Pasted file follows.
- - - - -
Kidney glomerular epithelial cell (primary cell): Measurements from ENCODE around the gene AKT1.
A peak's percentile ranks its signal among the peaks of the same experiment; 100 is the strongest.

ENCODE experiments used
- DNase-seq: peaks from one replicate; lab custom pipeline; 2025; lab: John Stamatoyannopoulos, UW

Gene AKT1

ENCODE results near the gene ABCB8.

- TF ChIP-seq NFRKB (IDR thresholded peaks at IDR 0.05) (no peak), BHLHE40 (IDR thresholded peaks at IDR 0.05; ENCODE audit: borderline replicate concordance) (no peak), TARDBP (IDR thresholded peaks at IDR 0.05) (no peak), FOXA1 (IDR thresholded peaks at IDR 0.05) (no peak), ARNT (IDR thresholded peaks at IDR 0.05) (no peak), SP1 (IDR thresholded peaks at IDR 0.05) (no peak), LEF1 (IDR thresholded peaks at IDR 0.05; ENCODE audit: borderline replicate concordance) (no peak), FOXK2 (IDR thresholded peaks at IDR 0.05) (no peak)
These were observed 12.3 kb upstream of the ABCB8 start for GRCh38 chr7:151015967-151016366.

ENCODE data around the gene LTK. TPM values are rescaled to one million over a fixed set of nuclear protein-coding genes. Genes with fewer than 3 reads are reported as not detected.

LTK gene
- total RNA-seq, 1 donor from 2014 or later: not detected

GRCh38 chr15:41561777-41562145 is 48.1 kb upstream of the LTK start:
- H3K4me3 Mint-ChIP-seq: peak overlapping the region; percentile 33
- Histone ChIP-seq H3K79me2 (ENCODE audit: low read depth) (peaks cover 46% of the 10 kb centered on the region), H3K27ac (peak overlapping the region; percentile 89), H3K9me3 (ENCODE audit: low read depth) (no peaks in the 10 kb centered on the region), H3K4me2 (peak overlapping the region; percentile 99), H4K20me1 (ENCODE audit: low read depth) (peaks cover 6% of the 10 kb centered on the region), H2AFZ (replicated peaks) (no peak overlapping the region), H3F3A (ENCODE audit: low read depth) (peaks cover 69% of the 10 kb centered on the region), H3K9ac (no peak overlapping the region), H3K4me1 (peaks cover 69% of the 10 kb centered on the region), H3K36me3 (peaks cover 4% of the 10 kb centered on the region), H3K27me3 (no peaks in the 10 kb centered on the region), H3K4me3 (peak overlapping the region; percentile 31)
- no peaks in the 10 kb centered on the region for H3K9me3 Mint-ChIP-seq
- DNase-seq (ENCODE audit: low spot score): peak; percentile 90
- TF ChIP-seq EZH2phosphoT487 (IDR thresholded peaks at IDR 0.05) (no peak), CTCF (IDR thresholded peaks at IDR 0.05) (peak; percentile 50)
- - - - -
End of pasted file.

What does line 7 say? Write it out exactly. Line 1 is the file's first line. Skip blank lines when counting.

- TF ChIP-seq NFRKB (IDR thresholded peaks at IDR 0.05) (no peak), BHLHE40 (IDR thresholded peaks at IDR 0.05; ENCODE audit: borderline replicate concordance) (no peak), TARDBP (IDR thresholded peaks at IDR 0.05) (no peak), FOXA1 (IDR thresholded peaks at IDR 0.05) (no peak), ARNT (IDR thresholded peaks at IDR 0.05) (no peak), SP1 (IDR thresholded peaks at IDR 0.05) (no peak), LEF1 (IDR thresholded peaks at IDR 0.05; ENCODE audit: borderline replicate concordance) (no peak), FOXK2 (IDR thresholded peaks at IDR 0.05) (no peak)